A federal appeals court has struck down Virginia's same-sex marriage ban, ruling the state's laws "impermissibly infringe on its citizens' fundamental right to marry."
A three-judge panel of the 4th U.S. Circuit Court of Appeals in Richmond ruled Monday that state constitutional and statutory provisions barring gay marriage and denying recognition of such unions performed in other states violate the U.S. Constitution. The Virginia gay marriage case is one of several that could go to the U.S. Supreme Court.
In February, U.S. District Judge Arenda Wright Allen ruled that Virginia's same-sex marriage ban violates equal protection and due process guarantees. Lawyers for two circuit court clerks whose duties include issuing marriage licenses appealed.
The lawsuit was filed by Timothy Bostic and Tony London, two Norfolk men who were denied a marriage license, and by Carol Schall and Mary Townley, two Chesterfield County women whose marriage in California is not recognized by Virginia.
Virginia voters approved the same-sex marriage ban 57 percent to 43 percent in 2006.
But the couples -- and Virginia Attorney General Mark Herring, who supported their case in court -- had claimed a state constitutional amendment barring same-sex marriage in Virginia violates equal protection guarantees in the U.S. Constitution.
"These fellow Virginians are asking the Commonwealth to convey to them the same rights and responsibilities that every other couple enjoys," Herring said in a statement issued after the ruling. "They are asking to be treated equally, and if our Constitution guarantees anything, surely it is that."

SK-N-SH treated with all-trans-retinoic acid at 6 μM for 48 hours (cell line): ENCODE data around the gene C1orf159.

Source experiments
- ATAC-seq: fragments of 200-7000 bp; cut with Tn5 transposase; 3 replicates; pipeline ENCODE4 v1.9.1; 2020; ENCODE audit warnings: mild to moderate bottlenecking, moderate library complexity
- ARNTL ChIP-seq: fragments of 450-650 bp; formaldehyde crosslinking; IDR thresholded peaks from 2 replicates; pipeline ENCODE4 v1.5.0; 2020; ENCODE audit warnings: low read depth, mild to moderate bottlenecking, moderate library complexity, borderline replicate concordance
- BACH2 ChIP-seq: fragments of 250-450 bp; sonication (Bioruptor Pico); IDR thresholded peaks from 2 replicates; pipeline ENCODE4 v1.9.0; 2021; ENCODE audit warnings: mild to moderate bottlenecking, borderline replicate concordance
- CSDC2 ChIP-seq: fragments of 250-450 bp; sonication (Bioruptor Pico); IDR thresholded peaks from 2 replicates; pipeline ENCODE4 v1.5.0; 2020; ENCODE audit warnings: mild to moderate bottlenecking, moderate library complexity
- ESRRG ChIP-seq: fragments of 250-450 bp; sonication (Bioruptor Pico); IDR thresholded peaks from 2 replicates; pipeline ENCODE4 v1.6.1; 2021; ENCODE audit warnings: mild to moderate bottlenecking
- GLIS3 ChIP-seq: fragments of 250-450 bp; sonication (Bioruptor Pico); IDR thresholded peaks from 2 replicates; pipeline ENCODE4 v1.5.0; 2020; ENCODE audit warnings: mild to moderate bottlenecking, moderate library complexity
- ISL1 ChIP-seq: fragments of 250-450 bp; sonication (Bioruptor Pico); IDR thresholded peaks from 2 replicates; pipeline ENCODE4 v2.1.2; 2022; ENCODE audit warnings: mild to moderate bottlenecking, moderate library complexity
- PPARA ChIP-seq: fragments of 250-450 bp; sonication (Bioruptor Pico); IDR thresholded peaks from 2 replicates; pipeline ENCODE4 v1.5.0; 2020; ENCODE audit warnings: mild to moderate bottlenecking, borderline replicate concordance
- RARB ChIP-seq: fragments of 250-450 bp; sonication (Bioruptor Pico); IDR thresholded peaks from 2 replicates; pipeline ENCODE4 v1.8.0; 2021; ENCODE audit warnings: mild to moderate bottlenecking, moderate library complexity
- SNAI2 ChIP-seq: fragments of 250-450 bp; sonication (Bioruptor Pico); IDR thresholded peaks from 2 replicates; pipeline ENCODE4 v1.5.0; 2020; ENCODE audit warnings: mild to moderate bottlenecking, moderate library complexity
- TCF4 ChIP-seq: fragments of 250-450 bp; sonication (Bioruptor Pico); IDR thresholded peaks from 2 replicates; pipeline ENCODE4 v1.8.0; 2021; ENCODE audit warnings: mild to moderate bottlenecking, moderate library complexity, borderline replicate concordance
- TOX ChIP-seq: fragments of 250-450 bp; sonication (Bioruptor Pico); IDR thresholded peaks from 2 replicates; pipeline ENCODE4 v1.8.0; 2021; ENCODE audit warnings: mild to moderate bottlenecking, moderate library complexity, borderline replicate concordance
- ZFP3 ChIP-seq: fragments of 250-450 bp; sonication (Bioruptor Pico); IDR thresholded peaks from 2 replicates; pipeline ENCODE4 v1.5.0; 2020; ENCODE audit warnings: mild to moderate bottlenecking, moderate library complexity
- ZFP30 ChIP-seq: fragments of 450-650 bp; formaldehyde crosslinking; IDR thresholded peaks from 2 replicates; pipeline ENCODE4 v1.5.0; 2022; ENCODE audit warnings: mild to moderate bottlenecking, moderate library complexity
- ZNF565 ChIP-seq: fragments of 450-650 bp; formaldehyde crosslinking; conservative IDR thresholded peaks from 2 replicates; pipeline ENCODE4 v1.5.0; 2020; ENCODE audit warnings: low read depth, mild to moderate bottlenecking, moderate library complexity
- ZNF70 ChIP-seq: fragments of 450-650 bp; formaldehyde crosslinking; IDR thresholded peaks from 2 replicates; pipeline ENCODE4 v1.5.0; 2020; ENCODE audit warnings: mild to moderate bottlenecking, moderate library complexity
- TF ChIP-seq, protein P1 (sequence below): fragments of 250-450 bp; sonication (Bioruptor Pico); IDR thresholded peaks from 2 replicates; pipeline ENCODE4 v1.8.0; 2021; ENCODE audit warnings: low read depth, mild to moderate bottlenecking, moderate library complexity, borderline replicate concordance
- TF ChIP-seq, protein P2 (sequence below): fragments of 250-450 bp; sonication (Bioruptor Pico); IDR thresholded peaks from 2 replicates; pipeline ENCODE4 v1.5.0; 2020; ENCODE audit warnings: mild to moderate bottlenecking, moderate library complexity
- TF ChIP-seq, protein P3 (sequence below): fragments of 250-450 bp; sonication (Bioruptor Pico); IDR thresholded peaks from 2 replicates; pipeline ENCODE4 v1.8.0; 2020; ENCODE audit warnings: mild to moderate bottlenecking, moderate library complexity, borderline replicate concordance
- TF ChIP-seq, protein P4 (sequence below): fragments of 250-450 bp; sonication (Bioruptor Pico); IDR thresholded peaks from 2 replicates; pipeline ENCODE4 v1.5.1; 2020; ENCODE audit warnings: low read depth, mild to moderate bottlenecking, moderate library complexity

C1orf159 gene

A three-judge panel randomly selected from the 16-member appeals court heard the arguments from lawyers for both sides.
The Richmond-based 4th Circuit, once widely considered the most conservative appeals court in the country, has become more moderate with the addition of five appointees by President Barack Obama.
"I am overjoyed by the news that, as a result of today’s ruling, Virginia will become a state where two people who love each other can get married regardless of their sexual orientation," said Gov. Terry McAuliffe in a statement. "This is a historic ruling for our Commonwealth, and its effect will affirm once again that Virginia is a state that is open and welcoming to all."
Sen. Mark Warner of Virginia also issued a statement, saying in part, "I am so happy that yet another federal court agrees that Virginia's ban on gay marriage is unconstitutional.... Virginia should be a welcoming place for all, and I am very pleased at the rapid progress toward marriage equality that we're seeing in Virginia and around the country."
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